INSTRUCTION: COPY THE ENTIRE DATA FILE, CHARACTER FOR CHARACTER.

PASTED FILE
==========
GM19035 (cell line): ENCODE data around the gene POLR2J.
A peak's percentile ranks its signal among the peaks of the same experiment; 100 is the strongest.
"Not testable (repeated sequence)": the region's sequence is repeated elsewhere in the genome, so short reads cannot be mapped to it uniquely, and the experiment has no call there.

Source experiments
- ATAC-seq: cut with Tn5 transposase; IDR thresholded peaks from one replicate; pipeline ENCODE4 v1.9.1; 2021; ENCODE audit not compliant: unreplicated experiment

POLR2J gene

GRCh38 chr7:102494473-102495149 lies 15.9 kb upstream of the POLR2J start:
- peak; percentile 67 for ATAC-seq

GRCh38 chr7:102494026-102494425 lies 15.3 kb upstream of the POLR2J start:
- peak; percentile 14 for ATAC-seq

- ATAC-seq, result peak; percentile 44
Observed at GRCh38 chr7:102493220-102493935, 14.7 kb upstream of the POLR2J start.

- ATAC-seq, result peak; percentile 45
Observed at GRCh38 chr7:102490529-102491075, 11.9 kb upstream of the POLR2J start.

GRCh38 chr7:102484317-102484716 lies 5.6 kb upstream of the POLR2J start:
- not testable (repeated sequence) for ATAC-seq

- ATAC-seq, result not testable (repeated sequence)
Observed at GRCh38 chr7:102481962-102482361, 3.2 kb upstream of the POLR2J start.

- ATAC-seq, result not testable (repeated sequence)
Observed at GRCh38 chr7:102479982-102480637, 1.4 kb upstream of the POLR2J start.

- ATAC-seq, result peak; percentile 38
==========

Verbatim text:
GM19035 (cell line): ENCODE data around the gene POLR2J.
A peak's percentile ranks its signal among the peaks of the same experiment; 100 is the strongest.
"Not testable (repeated sequence)": the region's sequence is repeated elsewhere in the genome, so short reads cannot be mapped to it uniquely, and the experiment has no call there.

Source experiments
- ATAC-seq: cut with Tn5 transposase; IDR thresholded peaks from one replicate; pipeline ENCODE4 v1.9.1; 2021; ENCODE audit not compliant: unreplicated experiment

POLR2J gene

GRCh38 chr7:102494473-102495149 lies 15.9 kb upstream of the POLR2J start:
- peak; percentile 67 for ATAC-seq

GRCh38 chr7:102494026-102494425 lies 15.3 kb upstream of the POLR2J start:
- peak; percentile 14 for ATAC-seq

- ATAC-seq, result peak; percentile 44
Observed at GRCh38 chr7:102493220-102493935, 14.7 kb upstream of the POLR2J start.

- ATAC-seq, result peak; percentile 45
Observed at GRCh38 chr7:102490529-102491075, 11.9 kb upstream of the POLR2J start.

GRCh38 chr7:102484317-102484716 lies 5.6 kb upstream of the POLR2J start:
- not testable (repeated sequence) for ATAC-seq

- ATAC-seq, result not testable (repeated sequence)
Observed at GRCh38 chr7:102481962-102482361, 3.2 kb upstream of the POLR2J start.

- ATAC-seq, result not testable (repeated sequence)
Observed at GRCh38 chr7:102479982-102480637, 1.4 kb upstream of the POLR2J start.

- ATAC-seq, result peak; percentile 38